Other Free Books!
Free Computer Books Alliance
3D Graphics Libraries
Remember that these titles are copyright © the author or the publisher. The author / publisher has generously allowed them to be available for free online.
Please respect the terms and conditions of the copyright.
If you know of a quality book that we should include on this page, please let me know.
|Practical PostScript - A Guide to Digital Typesetting||David Byram-Wigfield|
|PostScript (PS) is a
page description language and programming language used primarily in
the electronic and desktop publishing areas.
The concepts of the PostScript language were seeded in 1976 when John Warnock was working at Evans & Sutherland, a famous computer graphics company. At that time John Warnock was developing an interpreter for a large three-dimensional graphics database of New York harbor. Warnock conceived the Design System language to process the graphics, very similar to the Forth programming language.
Concurrently, researchers at Xerox PARC had developed the first laser printer and had recognized the need for a standard means of defining page images. In 1975-76 a team led by Bob Sproull developed the Press format, which was eventually used in the Xerox Star system to drive laser printers. But Press, a data format rather than a language, lacked flexibility, and PARC mounted the InterPress effort to create a successor.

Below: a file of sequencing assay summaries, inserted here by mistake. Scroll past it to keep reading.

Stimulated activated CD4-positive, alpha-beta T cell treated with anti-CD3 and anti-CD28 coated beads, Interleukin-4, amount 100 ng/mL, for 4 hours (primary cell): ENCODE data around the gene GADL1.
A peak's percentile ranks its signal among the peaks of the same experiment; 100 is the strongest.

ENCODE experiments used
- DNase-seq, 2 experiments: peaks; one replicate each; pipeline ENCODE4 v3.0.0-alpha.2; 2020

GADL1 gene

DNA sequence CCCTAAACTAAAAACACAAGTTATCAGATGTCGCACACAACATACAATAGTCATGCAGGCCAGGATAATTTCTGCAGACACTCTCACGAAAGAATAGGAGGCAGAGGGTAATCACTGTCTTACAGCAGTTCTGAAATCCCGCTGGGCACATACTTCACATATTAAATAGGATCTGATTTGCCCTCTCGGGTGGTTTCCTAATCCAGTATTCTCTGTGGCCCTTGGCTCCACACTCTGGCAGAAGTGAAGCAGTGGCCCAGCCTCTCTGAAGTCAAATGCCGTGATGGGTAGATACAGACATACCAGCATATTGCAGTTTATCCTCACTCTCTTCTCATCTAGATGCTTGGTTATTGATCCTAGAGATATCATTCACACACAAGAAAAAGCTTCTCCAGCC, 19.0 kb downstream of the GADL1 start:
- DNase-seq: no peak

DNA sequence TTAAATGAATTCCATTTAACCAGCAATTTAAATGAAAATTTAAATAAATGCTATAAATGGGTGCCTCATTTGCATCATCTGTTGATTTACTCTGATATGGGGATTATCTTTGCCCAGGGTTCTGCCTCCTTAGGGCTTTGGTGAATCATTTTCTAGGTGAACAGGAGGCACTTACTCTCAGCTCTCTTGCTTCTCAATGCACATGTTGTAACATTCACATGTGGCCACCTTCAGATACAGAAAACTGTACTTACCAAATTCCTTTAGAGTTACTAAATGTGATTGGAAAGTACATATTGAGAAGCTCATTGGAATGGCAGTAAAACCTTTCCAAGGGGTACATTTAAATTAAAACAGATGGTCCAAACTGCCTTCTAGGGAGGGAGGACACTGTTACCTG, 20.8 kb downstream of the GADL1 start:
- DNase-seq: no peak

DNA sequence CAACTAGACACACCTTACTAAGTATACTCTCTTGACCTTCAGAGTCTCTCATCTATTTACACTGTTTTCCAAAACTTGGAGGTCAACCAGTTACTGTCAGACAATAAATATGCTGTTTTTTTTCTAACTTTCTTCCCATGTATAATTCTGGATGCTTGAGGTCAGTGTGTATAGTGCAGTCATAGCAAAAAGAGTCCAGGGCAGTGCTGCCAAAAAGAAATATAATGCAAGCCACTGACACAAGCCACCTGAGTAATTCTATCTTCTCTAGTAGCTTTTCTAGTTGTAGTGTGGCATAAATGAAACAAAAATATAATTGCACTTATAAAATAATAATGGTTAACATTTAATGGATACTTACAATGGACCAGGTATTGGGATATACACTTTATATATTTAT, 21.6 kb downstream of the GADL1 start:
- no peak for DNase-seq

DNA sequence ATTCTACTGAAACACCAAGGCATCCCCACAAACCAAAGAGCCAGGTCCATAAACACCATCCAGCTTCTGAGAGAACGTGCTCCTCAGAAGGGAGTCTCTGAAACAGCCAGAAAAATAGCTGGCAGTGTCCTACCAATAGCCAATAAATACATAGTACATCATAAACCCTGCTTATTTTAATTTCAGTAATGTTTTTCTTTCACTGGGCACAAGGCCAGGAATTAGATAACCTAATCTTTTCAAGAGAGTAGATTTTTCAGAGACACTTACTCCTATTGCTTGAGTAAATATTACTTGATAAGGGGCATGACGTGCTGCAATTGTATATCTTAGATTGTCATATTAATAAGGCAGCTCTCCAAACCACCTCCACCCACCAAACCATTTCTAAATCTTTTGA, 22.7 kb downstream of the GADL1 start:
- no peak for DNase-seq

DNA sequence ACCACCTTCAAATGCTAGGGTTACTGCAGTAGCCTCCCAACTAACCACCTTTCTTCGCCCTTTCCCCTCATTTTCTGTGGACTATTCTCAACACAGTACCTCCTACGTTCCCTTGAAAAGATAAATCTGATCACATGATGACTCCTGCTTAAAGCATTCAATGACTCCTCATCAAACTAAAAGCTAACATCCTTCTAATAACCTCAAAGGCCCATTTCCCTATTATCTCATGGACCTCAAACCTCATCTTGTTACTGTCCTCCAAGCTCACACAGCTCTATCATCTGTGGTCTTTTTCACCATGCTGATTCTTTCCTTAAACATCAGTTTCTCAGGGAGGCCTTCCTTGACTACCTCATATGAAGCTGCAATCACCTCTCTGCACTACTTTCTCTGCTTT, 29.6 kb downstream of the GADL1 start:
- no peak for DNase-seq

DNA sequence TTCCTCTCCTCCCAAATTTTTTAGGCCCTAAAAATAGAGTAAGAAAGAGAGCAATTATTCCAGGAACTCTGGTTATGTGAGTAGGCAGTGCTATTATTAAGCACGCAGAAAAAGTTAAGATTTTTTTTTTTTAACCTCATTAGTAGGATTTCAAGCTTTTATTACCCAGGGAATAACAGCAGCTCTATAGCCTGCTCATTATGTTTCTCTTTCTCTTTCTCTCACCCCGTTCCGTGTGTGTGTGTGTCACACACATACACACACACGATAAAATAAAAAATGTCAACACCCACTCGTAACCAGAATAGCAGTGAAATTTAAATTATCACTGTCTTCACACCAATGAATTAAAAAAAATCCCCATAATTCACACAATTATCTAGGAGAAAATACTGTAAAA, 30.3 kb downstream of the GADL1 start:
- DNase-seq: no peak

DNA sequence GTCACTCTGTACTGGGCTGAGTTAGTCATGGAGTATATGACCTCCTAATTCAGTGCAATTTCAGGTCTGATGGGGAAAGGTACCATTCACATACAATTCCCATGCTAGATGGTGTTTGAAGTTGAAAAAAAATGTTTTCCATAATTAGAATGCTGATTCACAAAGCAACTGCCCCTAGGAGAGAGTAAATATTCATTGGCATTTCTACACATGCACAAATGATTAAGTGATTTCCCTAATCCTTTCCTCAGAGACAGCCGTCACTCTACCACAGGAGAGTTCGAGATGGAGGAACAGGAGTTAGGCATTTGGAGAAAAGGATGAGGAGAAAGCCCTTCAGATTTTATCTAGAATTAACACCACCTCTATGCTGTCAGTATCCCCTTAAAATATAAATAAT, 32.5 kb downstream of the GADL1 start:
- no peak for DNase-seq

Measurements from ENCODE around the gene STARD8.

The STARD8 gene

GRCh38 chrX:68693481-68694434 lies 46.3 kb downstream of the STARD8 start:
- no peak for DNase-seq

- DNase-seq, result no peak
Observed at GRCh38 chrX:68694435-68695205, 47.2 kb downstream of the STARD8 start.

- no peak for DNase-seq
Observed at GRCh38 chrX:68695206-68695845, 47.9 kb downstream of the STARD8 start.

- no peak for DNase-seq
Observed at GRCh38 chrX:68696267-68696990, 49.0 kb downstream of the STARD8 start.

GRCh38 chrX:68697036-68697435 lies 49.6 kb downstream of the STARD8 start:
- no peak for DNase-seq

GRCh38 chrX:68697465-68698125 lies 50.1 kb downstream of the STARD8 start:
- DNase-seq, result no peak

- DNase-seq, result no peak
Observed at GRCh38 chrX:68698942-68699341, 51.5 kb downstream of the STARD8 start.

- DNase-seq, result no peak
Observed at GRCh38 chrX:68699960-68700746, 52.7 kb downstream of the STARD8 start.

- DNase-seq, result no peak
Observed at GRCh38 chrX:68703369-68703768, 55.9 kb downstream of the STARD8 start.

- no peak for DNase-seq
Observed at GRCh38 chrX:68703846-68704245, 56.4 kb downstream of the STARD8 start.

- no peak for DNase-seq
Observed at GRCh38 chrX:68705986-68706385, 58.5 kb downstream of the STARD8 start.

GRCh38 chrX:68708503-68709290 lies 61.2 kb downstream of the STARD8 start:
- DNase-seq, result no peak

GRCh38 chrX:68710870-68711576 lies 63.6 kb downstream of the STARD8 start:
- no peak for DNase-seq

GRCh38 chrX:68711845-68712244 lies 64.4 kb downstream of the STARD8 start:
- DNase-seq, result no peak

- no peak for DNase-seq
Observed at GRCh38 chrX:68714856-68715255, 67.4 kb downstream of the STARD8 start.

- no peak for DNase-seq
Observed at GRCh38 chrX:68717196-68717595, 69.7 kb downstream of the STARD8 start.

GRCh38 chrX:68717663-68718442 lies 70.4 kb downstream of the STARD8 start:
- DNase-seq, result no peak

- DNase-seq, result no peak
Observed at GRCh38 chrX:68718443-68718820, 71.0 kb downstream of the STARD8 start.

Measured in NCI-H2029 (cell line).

In 1978 Evans and Sutherland asked Warnock to move from the San Francisco Bay Area to their main headquarters in Utah, but he was not interested in moving. He then joined Xerox PARC to work with Martin Newell. They rewrote Design System to create JaM (for "John and Martin") which was used for VLSI design and the investigation of type and graphics printing. This work later evolved and expanded into the InterPress language.
Warnock left with Chuck Geschke and founded Adobe Systems in December 1982. They created a simpler language, similar to InterPress, called PostScript, which went on the market in 1984. At about this time they were visited by Steve Jobs, who urged them to adapt PostScript to be used as the language for driving laser printers.
In March of 1985, the Apple LaserWriter was the first printer to ship with PostScript, sparking the desktop publishing (DTP) revolution in the mid-1980s. The combination of technical merits and widespread availability made PostScript a language of choice for graphical output for printing applications. For a time an interpreter (sometimes referred to as a RIP -for Raster Image Processor) for the PostScript language was a common component of laser printers, into the 1990s.
Once the de facto standard for electronic distribution of final documents meant for publication, PostScript is steadily being supplanted by one of its own descendants, the Portable Document Format or PDF in this area. By 2001 there were fewer printer models which came with support for PostScript, largely due to the growing competition from much cheaper non-PostScript ink jet printers (PostScript interpreters added significantly to printer cost), and new software-based methods to render PostScript images on the computer, making them suitable for any printer (PDF provided one such method). The use of a PostScript laser printer still can, however, significantly reduce the CPU workload involved in printing documents, transferring the work of rendering PostScript images from the computer to the printer.